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After Twitter Fight, Apple Blocks Coinbase Wallet Release on App Store

The controversy emerges at a time when Apple's App Store policies are under fire from CEOs of other major technology companies.

Add Coinbase to the list of companies recently expressing frustration with Apple's  (AAPL) - Get Free Report App Store policies.

Spotify  (SPOT) - Get Free Report CEO Daniel Ek, Facebook  (META) - Get Free Report CEO Mark Zuckerberg, and Twitter CEO Elon Musk have all made critical statements about the policies during the past week.

Ek says the App Store is a threat to the Internet's future because it denies users choice.

"Apple offers the illusion of choice and gives developers the illusion of control," Ek wrote on Twitter.

"How many more consumers will be denied choice?" he asked. "There's been a lot of talk. Talk is helpful but we need action."

Zuckerberg expressed frustration that Apple limits the apps in its App Store.

Musk's complaints specifically refer to the 30% fee that Apple applies to in-app sales and in-app purchases.

"Did you know Apple puts a secret 30% tax on everything you buy through their App Store?" he asked on Twitter. "Apple has also threatened to withhold Twitter from its App Store, but won't tell us why."

"Apple takes a 30% tax from app developers who make over $1 million through the ‌App Store‌ on an annual basis," replied @WatcherGuru. "Apple's App Store is the equivalent to a 30% tax on the Internet."

Apple Requires Coinbase to Disable NFT Trading

Coinbase said on the morning of Dec. 1 that Coinbase Wallet users using iOS will find they are unable to send non-fungible tokens (NFTs).

The company announced this news in a series of tweets.

"You might have noticed you can't send NFTs on Coinbase Wallet iOS anymore," it said on Twitter using @CoinbaseWallet. "This is because Apple blocked our last app release until we disabled the feature."

The rest of the statements posted to Twitter by @CoinbaseWallet are as follows:

"Apple’s claim is that the gas fees required to send NFTs need to be paid through their In-App Purchase system, so that they can collect 30% of the gas fee." (A gas fee, or transaction fee, is simply what a user is required to pay for using the blockchain. Once the gas fee is paid, users can transfer cryptos from one address to another.)

"For anyone who understands how NFTs and blockchains work, this is clearly not possible. Apple’s proprietary In-App Purchase system does not support crypto so we couldn’t comply even if we tried."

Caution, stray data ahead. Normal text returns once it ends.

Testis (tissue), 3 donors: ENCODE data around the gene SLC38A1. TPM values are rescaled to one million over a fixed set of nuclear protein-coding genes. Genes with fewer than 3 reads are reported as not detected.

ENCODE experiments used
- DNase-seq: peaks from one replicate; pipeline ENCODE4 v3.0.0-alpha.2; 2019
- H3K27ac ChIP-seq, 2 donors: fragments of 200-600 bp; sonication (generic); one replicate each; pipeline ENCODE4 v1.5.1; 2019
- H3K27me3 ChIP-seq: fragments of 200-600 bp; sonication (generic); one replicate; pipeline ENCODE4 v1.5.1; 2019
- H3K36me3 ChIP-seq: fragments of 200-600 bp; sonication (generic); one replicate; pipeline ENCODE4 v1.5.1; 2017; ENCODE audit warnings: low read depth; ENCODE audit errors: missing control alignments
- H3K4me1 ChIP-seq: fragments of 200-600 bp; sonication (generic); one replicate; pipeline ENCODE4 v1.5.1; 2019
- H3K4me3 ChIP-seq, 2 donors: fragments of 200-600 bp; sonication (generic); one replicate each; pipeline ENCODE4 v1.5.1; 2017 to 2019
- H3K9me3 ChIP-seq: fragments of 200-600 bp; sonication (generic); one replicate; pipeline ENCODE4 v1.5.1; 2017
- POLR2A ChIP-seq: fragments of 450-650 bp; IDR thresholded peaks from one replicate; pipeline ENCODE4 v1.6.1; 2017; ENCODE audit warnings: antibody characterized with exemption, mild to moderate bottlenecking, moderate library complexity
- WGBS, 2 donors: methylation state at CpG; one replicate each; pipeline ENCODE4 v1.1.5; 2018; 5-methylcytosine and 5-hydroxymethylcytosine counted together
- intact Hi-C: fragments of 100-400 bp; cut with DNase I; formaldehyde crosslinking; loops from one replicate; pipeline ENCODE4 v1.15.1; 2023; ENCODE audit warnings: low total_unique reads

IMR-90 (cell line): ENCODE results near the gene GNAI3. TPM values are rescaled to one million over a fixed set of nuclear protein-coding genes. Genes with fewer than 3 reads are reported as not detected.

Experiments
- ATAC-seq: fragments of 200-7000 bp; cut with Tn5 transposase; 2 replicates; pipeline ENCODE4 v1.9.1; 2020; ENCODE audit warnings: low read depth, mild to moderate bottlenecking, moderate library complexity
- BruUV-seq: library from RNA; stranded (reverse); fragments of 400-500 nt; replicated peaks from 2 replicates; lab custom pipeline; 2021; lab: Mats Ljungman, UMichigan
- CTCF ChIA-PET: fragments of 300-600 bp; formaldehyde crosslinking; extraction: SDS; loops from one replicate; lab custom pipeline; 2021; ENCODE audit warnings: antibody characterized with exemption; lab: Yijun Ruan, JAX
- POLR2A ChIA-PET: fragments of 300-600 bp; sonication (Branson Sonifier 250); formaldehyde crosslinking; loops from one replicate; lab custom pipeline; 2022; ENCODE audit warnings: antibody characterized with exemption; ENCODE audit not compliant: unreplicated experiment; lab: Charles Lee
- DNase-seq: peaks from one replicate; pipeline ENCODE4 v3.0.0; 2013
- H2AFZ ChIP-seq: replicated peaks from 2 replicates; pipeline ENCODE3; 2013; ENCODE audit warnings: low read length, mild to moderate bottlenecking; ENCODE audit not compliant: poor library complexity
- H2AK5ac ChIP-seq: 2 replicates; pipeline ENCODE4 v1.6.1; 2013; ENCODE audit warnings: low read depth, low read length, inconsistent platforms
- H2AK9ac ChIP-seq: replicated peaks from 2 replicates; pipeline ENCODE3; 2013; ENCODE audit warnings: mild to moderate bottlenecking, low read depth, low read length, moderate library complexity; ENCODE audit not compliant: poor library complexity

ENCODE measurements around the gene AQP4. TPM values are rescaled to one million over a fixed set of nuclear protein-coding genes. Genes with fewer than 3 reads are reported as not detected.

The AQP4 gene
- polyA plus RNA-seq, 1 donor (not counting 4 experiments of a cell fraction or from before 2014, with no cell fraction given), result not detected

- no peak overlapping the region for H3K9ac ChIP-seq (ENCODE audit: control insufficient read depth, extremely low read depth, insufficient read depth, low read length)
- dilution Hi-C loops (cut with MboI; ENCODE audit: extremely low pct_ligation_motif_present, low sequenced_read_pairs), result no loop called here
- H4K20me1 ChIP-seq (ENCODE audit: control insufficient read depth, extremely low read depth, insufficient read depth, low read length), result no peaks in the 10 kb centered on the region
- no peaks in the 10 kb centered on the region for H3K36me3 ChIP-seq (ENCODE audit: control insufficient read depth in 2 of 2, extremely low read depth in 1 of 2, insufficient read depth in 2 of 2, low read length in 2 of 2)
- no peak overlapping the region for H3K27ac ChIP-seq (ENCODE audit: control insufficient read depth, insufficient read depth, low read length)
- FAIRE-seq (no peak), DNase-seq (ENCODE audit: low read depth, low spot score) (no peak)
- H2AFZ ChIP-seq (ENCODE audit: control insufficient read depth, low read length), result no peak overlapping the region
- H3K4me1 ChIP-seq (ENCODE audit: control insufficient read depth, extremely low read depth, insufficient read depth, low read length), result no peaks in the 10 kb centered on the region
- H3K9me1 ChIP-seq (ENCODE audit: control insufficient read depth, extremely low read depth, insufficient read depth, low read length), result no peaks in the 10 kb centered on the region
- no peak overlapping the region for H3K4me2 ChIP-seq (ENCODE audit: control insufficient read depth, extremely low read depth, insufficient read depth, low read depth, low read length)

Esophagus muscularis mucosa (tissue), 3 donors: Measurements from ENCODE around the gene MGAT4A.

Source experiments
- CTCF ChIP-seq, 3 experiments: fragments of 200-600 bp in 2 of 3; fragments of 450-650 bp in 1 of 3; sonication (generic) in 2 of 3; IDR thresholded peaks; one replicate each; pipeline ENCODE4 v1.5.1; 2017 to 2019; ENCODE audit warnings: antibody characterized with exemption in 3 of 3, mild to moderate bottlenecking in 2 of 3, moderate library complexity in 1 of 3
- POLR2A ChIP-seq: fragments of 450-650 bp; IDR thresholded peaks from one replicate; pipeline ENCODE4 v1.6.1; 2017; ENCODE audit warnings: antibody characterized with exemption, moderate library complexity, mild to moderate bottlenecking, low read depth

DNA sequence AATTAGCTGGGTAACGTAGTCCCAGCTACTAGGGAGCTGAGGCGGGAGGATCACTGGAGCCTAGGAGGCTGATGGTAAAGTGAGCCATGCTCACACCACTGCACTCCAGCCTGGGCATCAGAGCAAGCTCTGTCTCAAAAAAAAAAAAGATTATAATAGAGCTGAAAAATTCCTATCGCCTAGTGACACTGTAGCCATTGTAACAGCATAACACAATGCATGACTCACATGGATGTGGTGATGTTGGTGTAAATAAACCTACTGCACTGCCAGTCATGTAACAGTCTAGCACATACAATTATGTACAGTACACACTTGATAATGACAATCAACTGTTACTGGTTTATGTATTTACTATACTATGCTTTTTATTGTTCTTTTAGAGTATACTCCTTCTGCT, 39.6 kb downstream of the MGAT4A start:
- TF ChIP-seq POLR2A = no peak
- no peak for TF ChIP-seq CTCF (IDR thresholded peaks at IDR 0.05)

"This is akin to Apple trying to take a cut of fees for every email that gets sent over open Internet protocols."

"The biggest impact from this policy change is on iPhone users that own NFTs -- if you hold an NFT in a wallet on an iPhone, Apple just made it a lot harder to transfer that NFT to other wallets, or gift it to friends or family."

"Simply put, Apple has introduced new policies to protect their profits at the expense of consumer investment in NFTs and developer innovation across the crypto ecosystem."

"We hope this is an oversight on Apple’s behalf and an inflection point for further conversations with the ecosystem."

Apple Defends its 30% fee

In 2020, a study funded by Apple defended the fee that is currently under scrutiny.

"Our study shows that Apple’s App Store commission rate is similar in magnitude to the commission rates charged by many other app stores and digital content marketplaces," the study argued at the time. "The commission rates charged by digital marketplaces most similar to the App Store, such as other app stores and video game digital marketplaces, are generally around 30%."

"Marketplaces that distribute digital content such as videos, podcasts, eBooks, and audiobooks generally charge commission rates of 30% or more. Commission rates charged by e-commerce marketplaces vary by industry but sometimes exceed 30%," it continued. "Many sellers currently sell (or previously sold) their goods through brick-and-mortar stores and marketplaces. We find that sellers generally earn a substantially lower share of total revenue from the distribution through brick-and-mortar stores and marketplaces than through digital marketplaces such as the Apple App Store."

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